“The convening and the participants were very helpful in sharing experiences and expertise in a safe space, and I was able to hear participants’ experiences and explore differences and potential collaborations,” said one of the participants, who wishes to stay anonymous.
A successful project
Now that the project has come to an end, we have analysed its results and outcomes. Here is a snippet of how the 19 partners answered:
89% (17 out of 19) partners reported that there has been progress on their planned activities and desired behaviour changes within the organisation.
94% (18 out of 19) of partners indicated that they are satisfied or very satisfied with the overall support that has been provided by WILPF.
88% (7 out of 8) of partners were satisfied or very satisfied with the support from WILPF in the Psychosocial Support webinars.
100% (14 out of 14) of partners were satisfied or very satisfied in the Gender Mainstreaming training.
90% (9 out of 10) of partners were satisfied or very satisfied with the support from WILPF in the media and communications training.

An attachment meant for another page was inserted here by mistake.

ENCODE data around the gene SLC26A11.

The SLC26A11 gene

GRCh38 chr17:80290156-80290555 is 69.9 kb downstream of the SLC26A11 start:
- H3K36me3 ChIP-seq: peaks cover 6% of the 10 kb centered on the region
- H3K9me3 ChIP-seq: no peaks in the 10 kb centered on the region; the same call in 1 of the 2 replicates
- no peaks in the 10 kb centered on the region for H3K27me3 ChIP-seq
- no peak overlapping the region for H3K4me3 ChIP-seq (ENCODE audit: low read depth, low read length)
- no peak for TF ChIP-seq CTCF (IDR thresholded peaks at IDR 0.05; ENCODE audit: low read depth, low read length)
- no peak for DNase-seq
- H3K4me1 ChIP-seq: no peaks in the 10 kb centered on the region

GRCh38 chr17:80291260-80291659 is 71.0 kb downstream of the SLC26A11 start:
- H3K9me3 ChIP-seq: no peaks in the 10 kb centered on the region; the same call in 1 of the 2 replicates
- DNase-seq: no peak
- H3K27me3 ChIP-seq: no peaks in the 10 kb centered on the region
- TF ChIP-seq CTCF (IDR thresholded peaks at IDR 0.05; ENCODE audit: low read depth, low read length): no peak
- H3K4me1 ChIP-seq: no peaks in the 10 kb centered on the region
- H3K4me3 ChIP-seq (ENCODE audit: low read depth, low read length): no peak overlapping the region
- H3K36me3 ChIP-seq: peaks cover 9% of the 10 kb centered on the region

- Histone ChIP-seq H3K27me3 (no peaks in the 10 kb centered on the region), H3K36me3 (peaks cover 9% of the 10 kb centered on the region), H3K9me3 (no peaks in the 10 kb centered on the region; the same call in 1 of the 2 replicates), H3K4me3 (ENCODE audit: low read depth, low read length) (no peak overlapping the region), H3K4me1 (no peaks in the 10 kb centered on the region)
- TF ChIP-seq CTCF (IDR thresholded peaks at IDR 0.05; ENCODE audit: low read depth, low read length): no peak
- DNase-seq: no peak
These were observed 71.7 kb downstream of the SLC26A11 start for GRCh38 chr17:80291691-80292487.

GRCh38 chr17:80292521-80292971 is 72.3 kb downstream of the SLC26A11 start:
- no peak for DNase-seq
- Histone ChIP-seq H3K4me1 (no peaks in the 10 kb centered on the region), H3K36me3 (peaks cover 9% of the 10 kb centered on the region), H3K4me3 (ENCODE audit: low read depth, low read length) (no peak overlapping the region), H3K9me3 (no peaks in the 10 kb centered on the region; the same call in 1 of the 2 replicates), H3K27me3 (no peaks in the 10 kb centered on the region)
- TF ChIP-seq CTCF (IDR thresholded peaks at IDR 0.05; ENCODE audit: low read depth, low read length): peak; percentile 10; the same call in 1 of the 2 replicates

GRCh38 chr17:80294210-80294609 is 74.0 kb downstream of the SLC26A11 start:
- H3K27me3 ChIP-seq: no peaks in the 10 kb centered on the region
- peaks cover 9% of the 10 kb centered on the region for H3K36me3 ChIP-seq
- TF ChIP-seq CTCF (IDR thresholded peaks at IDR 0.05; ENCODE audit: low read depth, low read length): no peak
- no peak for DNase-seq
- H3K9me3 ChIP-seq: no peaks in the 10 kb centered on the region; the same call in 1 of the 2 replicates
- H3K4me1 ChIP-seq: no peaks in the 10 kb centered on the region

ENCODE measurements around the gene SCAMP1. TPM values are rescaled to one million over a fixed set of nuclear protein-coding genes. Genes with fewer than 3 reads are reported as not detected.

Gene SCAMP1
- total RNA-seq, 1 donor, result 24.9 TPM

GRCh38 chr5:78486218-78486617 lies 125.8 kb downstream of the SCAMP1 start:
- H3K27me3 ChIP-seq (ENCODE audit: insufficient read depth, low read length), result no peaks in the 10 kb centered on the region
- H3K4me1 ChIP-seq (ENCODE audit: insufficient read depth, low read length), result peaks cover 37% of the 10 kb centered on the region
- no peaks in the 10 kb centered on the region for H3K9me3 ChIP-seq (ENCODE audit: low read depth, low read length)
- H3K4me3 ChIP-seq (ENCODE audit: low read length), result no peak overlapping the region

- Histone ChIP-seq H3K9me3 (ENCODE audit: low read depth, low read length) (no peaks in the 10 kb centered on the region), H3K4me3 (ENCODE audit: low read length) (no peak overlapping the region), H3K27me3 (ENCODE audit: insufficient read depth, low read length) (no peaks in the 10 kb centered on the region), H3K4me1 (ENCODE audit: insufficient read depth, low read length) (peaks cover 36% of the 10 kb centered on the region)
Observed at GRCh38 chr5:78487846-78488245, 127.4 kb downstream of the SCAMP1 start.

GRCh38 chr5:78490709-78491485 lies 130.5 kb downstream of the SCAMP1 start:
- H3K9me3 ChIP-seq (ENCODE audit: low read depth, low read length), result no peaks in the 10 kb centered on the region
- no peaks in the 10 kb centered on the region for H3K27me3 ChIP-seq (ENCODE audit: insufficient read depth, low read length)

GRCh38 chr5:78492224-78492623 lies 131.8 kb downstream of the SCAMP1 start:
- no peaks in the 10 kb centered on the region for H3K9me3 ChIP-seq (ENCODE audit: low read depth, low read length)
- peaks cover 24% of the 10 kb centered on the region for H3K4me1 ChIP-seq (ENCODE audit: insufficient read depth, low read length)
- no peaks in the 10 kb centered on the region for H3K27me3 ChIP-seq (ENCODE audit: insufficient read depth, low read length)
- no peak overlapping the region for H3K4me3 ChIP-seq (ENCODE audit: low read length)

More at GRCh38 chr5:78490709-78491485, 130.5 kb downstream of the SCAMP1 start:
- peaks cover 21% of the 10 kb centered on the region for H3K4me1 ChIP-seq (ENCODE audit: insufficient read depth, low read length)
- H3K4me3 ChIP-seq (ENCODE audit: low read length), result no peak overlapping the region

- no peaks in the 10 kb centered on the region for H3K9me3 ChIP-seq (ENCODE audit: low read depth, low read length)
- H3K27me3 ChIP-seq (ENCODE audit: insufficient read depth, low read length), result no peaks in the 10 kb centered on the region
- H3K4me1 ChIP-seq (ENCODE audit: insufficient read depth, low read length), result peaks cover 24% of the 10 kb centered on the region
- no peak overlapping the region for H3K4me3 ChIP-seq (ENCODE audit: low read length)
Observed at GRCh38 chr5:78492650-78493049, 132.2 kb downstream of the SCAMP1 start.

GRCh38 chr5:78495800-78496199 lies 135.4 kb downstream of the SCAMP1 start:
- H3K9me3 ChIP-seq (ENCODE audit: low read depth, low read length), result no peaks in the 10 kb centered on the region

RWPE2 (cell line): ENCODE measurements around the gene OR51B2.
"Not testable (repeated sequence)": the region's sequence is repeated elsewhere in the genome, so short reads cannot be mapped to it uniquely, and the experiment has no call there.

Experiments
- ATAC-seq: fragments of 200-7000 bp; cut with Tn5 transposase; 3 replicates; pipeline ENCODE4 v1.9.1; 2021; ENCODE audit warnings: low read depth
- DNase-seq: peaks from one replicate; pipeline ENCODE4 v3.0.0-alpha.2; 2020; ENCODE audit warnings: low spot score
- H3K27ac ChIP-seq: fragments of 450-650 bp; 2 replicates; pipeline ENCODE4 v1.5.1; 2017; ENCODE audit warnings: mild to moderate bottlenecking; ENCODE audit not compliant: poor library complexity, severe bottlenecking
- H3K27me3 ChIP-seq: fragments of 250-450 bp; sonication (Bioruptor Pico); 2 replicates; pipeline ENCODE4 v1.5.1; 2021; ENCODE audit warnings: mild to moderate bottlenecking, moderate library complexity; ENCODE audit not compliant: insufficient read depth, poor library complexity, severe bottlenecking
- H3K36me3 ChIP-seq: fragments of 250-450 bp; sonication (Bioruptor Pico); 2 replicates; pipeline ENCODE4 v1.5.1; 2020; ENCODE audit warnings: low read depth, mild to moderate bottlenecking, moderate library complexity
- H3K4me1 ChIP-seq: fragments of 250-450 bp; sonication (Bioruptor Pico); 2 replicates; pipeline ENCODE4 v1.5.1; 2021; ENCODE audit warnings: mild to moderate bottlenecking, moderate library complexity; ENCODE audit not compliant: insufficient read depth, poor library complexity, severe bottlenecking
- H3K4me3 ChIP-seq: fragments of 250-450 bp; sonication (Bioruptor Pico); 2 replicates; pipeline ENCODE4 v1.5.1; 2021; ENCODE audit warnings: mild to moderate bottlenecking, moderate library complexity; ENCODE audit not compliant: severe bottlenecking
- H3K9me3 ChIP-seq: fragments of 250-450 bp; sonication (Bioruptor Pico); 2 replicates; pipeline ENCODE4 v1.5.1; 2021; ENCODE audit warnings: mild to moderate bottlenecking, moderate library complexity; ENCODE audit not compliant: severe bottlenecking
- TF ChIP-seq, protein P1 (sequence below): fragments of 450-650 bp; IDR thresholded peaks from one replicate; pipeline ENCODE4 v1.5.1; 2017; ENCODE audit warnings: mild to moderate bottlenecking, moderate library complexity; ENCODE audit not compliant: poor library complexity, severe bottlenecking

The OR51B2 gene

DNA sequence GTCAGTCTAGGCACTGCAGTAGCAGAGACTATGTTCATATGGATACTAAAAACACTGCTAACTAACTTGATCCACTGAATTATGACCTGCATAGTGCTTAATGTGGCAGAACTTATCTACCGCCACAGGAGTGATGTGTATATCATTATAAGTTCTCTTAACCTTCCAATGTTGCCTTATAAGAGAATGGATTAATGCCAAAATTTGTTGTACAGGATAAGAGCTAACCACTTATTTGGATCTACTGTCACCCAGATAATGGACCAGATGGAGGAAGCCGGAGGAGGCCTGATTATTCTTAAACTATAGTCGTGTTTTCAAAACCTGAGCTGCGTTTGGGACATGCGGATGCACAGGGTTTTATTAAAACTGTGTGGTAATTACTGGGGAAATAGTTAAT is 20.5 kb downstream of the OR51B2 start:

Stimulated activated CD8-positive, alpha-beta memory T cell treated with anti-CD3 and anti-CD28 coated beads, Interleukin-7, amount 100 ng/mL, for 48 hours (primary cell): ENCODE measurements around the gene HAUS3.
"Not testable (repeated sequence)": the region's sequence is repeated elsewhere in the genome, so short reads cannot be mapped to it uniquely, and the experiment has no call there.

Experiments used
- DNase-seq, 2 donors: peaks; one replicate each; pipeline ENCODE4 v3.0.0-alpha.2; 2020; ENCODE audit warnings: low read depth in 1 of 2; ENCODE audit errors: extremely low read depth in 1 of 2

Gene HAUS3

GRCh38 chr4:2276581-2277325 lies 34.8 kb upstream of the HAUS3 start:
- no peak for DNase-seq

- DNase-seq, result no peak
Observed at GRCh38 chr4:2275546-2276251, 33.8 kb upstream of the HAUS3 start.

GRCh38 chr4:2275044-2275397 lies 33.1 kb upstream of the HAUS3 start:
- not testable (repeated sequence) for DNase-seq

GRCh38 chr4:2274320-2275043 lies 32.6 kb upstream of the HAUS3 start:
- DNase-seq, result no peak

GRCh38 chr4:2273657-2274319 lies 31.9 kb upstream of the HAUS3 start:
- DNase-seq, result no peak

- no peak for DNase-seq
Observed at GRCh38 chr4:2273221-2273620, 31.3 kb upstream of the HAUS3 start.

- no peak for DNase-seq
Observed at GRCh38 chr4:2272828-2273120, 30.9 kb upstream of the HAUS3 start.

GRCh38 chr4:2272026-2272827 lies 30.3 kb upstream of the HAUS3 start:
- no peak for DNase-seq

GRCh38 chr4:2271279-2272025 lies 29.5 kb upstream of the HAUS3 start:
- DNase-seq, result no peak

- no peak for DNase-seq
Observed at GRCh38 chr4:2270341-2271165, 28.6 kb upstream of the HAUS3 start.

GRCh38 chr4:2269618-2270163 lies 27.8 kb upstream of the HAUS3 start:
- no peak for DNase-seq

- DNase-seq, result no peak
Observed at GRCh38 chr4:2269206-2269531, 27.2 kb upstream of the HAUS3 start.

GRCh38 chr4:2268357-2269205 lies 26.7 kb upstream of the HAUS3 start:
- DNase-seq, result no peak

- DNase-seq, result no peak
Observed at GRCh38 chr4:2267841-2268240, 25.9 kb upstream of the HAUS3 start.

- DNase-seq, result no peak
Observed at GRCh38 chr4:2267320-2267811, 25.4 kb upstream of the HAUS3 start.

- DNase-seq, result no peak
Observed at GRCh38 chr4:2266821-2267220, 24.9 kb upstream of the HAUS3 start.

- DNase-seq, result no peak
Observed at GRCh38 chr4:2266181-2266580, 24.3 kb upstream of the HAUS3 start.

The ‘Feminist Movement for Change in Syria’ project has been successful in its innovative mix of granting Syrian organisations with flexible funding and tailored technical support. It has given WILPF’s partner organisations the opportunity to further their feminist agendas in a way that fits their needs without imposing any further requirements. The technical support plan was very-well received as it was designed and implemented by responding to partners’ needs and challenges.
The project has also been successful in breaking the isolation that organisations in Syria are facing. The partners have also expressed that working with a team that speaks their language and understands the challenging context they work under is an added value.
WILPF utilised the flexibility it was provided by our donors to design an innovative project which partners were able to greatly benefit from. It was the flexibility and creativity that went into designing this project that helped it stand out in its achievements in comparison to other donor-led fundings.
However, while the project did exceed expectations with excellent results in a very short period of time, there is still a lot of work to be done in order to achieve more and provide our partners with more tools for growth and sustainability. This is just the beginning as there is still so much space for creativity and new ideas to be implemented in future projects to achieve greater results.